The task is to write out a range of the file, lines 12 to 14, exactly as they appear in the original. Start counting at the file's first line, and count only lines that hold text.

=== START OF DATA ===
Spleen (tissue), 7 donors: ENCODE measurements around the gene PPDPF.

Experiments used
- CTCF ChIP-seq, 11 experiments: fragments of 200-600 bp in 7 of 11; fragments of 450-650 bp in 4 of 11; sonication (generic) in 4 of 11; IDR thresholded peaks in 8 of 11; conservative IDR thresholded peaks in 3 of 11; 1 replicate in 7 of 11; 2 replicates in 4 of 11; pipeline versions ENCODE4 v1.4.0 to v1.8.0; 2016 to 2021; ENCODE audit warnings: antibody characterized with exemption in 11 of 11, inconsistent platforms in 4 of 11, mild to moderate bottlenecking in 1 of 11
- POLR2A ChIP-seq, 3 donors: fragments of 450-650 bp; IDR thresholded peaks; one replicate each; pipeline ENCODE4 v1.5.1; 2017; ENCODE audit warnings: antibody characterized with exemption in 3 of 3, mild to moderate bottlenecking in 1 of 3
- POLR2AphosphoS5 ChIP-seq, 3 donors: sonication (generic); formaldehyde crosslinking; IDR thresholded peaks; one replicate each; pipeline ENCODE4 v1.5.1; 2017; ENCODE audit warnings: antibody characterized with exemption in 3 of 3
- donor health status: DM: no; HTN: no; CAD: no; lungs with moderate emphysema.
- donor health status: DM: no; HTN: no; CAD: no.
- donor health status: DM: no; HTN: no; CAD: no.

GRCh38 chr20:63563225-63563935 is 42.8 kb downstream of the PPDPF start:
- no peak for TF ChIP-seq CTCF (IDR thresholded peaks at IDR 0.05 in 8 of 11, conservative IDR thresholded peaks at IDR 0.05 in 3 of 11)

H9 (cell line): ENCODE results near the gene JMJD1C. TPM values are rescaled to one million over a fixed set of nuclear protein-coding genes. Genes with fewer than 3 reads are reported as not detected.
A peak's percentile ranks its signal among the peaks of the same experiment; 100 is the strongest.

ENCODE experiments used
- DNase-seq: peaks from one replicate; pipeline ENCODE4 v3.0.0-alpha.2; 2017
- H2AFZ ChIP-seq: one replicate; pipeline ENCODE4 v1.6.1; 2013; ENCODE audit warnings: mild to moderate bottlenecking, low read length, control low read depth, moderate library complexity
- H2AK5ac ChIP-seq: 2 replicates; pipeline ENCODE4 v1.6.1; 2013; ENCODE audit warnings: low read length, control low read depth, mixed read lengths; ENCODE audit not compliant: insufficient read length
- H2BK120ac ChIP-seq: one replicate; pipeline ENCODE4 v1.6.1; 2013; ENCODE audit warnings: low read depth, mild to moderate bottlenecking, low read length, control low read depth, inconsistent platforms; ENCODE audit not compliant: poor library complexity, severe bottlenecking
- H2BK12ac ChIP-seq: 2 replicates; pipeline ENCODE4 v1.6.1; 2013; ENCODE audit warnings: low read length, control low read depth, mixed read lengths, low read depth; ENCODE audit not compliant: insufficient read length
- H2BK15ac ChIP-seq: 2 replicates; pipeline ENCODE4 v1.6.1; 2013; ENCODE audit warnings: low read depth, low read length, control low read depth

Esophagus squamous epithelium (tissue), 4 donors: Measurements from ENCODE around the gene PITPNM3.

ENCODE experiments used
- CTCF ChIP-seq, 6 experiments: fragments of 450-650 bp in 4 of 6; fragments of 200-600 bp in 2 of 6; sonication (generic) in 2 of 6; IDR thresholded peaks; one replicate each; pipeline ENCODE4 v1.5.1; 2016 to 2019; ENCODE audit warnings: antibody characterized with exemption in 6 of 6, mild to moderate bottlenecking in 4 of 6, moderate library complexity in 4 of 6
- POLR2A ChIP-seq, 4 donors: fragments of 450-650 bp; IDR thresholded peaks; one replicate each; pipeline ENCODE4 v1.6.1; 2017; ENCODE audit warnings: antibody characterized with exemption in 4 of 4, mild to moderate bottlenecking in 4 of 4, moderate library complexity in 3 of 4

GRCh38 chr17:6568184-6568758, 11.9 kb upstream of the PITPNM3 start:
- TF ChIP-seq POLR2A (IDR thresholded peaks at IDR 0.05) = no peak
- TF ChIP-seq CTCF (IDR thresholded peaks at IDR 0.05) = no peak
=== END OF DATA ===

A peak's percentile ranks its signal among the peaks of the same experiment; 100 is the strongest.

ENCODE experiments used
- DNase-seq: peaks from one replicate; pipeline ENCODE4 v3.0.0-alpha.2; 2017